November 20, 2019 - 7:09 pm
HELENA, Mont. (AP) — The continued existence of two species of insects is in doubt because climate change is melting away the glaciers and year-round snowfields they depend on, U.S. wildlife officials said Wednesday. The western glacier stonefly and the meltwater lednian stonefly found in the...
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FILE - This undated file photo provided by the U.S. Geological Survey shows a side view of a recently emerged adult female western glacier stonefly from below Grinnell Glacier in Glacier National Park, Mont. The continued existence of two species of insects is in doubt because climate change is melting away the glaciers and year-round snowfields they depend on, U.S. wildlife officials said Wednesday, Nov. 20, 2019. The western glacier stonefly and the meltwater lednian stonefly found in the northern Rocky Mountains will be protected as threatened species under the federal Endangered Species Act. U.S. Fish and Wildlife Service officials said. (Joe Giersch/U.S. Geological Survey via AP, File)
November 20, 2019 - 6:41 pm
HELENA, Mont. (AP) — The continued existence of two species of insects is in doubt because climate change is melting away the glaciers and year-round snowfields they depend on, U.S. wildlife officials said Wednesday. The western glacier stonefly and the meltwater lednian stonefly found in the...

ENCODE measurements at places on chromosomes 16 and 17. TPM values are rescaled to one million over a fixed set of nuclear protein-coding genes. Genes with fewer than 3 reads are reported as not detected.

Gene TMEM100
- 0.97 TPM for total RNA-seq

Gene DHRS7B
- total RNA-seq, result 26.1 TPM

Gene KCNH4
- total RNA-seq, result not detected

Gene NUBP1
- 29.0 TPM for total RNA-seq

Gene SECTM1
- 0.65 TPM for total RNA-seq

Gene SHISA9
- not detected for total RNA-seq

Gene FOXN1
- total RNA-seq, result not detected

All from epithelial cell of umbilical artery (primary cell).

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This August 2019 photo released by the National Oceanic and Atmospheric Administration Fisheries (NOAA) shows a mature northern fur seal standing on a beach on Bogoslof Island, Alaska. Alaska's northern fur seals are thriving on an island that's the tip of an active undersea volcano. Numbers of fur seals continue to grow on tiny Bogoslof Island despite hot mud, steam and sulfurous gases spitting from vents on the volcano. (Maggie Mooney-Seus/NOAA Fisheries via AP)
October 03, 2019 - 8:31 pm
ANCHORAGE, Alaska (AP) — Alaska’s northern fur seal population for three decades has been classified as depleted, but the marine mammals are showing up in growing numbers at an unlikely location: a tiny island that forms the tip of an active undersea volcano. Vents on Bogoslof Island continue to...